Background: Long surgical procedures with loupe magnification and microscopes may put microsurgeons at an increased risk of musculoskeletal discomfort. Identifying the prevalence and impact of work-related musculoskeletal discomfort may guide preventive strategies to prolong well-being, job satisfaction, and career duration.
Methods: An online 29-question survey was designed to evaluate work-related musculoskeletal discomfort. The survey was created and distributed electronically through a private survey research center and was sent to the members of the American Society for Reconstructive Microsurgery.
Results: There were 117 respondents (16.7% response rate): 80% were men; 69% were aged 31 to 50 years; and 68% were in academic practice. On a scale of 0 to 10 (0, no pain and 10, worst pain), the median for work-related musculoskeletal discomfort for surgery without loupes or microscope was 2; with loupes, 4; and with a microscope, 5. Pain was most common in the neck. Half of the surgeons reported pain within 4 hours of surgery, and 57% feared that pain would influence future surgical performance. Surgeon discomfort affected posture (72%), stamina (36%), sleep (29%), relationships (25%), concentration (22%), and surgical speed (19%). Tremor caused by the discomfort occurred in 8%. Medical treatment for discomfort was sought by 29%. Time off work for treatment occurred for 8%.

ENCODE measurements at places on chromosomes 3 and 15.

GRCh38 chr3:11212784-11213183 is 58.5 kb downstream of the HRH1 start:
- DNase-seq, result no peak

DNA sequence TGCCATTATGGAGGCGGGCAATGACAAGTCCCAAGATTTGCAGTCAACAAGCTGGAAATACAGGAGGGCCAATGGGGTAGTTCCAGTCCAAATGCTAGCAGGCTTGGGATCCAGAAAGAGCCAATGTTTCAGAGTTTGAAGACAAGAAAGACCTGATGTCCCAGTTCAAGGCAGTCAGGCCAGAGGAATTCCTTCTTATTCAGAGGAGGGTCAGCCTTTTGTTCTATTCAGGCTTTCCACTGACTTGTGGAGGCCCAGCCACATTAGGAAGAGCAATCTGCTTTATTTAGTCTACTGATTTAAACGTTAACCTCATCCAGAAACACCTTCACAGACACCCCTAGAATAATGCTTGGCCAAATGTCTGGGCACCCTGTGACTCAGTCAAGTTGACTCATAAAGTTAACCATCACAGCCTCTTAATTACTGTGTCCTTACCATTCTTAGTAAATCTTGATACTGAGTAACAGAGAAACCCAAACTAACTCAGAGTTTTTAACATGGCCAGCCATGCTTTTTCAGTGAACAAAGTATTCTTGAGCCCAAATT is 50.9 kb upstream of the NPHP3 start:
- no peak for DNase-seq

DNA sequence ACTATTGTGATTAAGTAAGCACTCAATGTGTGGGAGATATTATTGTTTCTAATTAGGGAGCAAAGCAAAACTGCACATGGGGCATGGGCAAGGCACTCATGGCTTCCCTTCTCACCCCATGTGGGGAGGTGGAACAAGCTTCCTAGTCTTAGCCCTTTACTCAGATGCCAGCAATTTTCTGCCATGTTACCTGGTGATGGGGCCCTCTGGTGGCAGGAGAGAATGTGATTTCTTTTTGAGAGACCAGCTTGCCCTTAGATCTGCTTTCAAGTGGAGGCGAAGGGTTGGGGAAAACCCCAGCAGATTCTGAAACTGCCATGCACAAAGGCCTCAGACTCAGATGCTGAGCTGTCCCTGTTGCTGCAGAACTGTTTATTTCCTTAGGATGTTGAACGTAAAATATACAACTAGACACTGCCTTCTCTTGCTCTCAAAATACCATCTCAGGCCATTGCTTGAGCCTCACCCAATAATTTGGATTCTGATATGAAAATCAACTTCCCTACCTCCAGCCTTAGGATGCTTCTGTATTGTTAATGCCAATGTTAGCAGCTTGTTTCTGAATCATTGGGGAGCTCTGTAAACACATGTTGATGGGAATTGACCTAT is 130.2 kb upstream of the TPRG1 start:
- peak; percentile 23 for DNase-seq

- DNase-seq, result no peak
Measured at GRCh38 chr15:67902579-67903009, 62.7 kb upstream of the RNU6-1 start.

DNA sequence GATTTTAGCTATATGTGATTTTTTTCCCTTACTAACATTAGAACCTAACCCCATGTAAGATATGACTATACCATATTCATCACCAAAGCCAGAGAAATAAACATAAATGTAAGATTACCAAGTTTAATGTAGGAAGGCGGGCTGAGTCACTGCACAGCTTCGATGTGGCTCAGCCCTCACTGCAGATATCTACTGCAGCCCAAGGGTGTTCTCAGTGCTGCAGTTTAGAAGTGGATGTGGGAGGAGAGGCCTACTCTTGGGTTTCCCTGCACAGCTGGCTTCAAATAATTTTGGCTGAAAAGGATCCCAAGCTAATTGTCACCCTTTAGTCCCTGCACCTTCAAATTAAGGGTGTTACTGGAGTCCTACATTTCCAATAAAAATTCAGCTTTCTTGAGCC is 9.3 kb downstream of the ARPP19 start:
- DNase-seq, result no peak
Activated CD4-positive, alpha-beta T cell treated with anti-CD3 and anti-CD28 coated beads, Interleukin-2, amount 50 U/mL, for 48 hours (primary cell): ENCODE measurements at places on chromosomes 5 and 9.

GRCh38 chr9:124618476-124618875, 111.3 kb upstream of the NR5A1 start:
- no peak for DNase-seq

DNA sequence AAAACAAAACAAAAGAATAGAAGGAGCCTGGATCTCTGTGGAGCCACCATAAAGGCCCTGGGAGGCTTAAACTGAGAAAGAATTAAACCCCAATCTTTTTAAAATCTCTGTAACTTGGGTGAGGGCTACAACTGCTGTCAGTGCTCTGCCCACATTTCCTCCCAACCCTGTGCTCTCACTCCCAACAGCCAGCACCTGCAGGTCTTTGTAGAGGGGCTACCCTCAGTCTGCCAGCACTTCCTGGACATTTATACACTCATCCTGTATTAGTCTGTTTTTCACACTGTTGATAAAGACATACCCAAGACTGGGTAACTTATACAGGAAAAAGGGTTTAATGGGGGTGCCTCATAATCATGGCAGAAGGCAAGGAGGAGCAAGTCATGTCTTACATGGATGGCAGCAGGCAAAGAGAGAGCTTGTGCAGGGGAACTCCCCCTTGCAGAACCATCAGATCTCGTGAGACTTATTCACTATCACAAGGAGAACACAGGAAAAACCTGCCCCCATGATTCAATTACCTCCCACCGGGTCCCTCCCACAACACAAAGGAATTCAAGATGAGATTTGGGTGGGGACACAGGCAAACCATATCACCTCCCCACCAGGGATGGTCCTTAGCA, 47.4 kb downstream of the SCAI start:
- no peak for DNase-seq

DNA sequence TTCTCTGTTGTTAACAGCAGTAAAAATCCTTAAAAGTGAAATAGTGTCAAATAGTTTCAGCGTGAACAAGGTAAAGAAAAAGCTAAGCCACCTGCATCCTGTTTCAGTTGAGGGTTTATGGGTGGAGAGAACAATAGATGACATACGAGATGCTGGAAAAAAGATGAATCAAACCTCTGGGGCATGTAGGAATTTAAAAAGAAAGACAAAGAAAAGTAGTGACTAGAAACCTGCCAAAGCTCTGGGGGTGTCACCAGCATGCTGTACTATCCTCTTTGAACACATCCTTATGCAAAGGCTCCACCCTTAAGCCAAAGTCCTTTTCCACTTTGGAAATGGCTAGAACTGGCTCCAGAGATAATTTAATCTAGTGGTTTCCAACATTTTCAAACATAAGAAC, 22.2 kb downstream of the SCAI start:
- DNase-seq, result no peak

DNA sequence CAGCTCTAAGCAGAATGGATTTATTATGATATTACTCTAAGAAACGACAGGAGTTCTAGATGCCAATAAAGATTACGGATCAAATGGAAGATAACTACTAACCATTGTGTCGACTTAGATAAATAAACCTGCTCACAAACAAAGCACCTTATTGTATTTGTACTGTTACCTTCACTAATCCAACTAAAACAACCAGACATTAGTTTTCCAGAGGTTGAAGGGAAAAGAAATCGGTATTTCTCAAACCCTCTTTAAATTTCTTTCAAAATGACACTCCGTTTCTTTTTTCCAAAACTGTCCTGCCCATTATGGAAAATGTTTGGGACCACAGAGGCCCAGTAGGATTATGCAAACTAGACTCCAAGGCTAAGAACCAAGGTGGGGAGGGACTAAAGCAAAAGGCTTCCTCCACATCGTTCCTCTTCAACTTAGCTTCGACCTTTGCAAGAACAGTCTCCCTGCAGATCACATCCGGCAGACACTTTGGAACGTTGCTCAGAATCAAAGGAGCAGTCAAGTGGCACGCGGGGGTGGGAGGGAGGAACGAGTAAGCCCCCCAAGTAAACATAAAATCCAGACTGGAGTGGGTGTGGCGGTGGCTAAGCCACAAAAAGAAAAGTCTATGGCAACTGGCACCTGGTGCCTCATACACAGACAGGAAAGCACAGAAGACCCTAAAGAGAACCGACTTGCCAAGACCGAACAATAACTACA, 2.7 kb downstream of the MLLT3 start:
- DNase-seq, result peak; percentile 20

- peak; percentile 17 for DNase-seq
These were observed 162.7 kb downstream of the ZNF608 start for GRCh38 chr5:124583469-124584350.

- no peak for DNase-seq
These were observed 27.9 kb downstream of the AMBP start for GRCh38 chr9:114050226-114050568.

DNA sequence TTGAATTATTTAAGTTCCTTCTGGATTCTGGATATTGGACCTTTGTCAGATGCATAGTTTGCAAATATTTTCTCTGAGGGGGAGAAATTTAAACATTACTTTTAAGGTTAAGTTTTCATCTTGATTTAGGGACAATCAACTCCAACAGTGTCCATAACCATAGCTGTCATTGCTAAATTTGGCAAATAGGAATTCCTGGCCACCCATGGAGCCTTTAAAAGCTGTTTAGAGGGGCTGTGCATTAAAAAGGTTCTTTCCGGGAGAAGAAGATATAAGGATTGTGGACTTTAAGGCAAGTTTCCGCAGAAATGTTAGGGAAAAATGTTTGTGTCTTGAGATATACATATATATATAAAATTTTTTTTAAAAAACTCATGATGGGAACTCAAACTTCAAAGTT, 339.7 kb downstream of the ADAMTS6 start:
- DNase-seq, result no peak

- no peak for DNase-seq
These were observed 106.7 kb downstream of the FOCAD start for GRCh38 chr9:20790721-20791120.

Conclusion: Work-related musculoskeletal discomfort can affect many aspects of a microsurgeon's life and has the potential to limit a surgeon's ability to operate. Therefore, more emphasis is needed in the surgical community on the important issues of occupational health and surgical ergonomics for microsurgeons.
Thieme Medical Publishers 333 Seventh Avenue, New York, NY 10001, USA.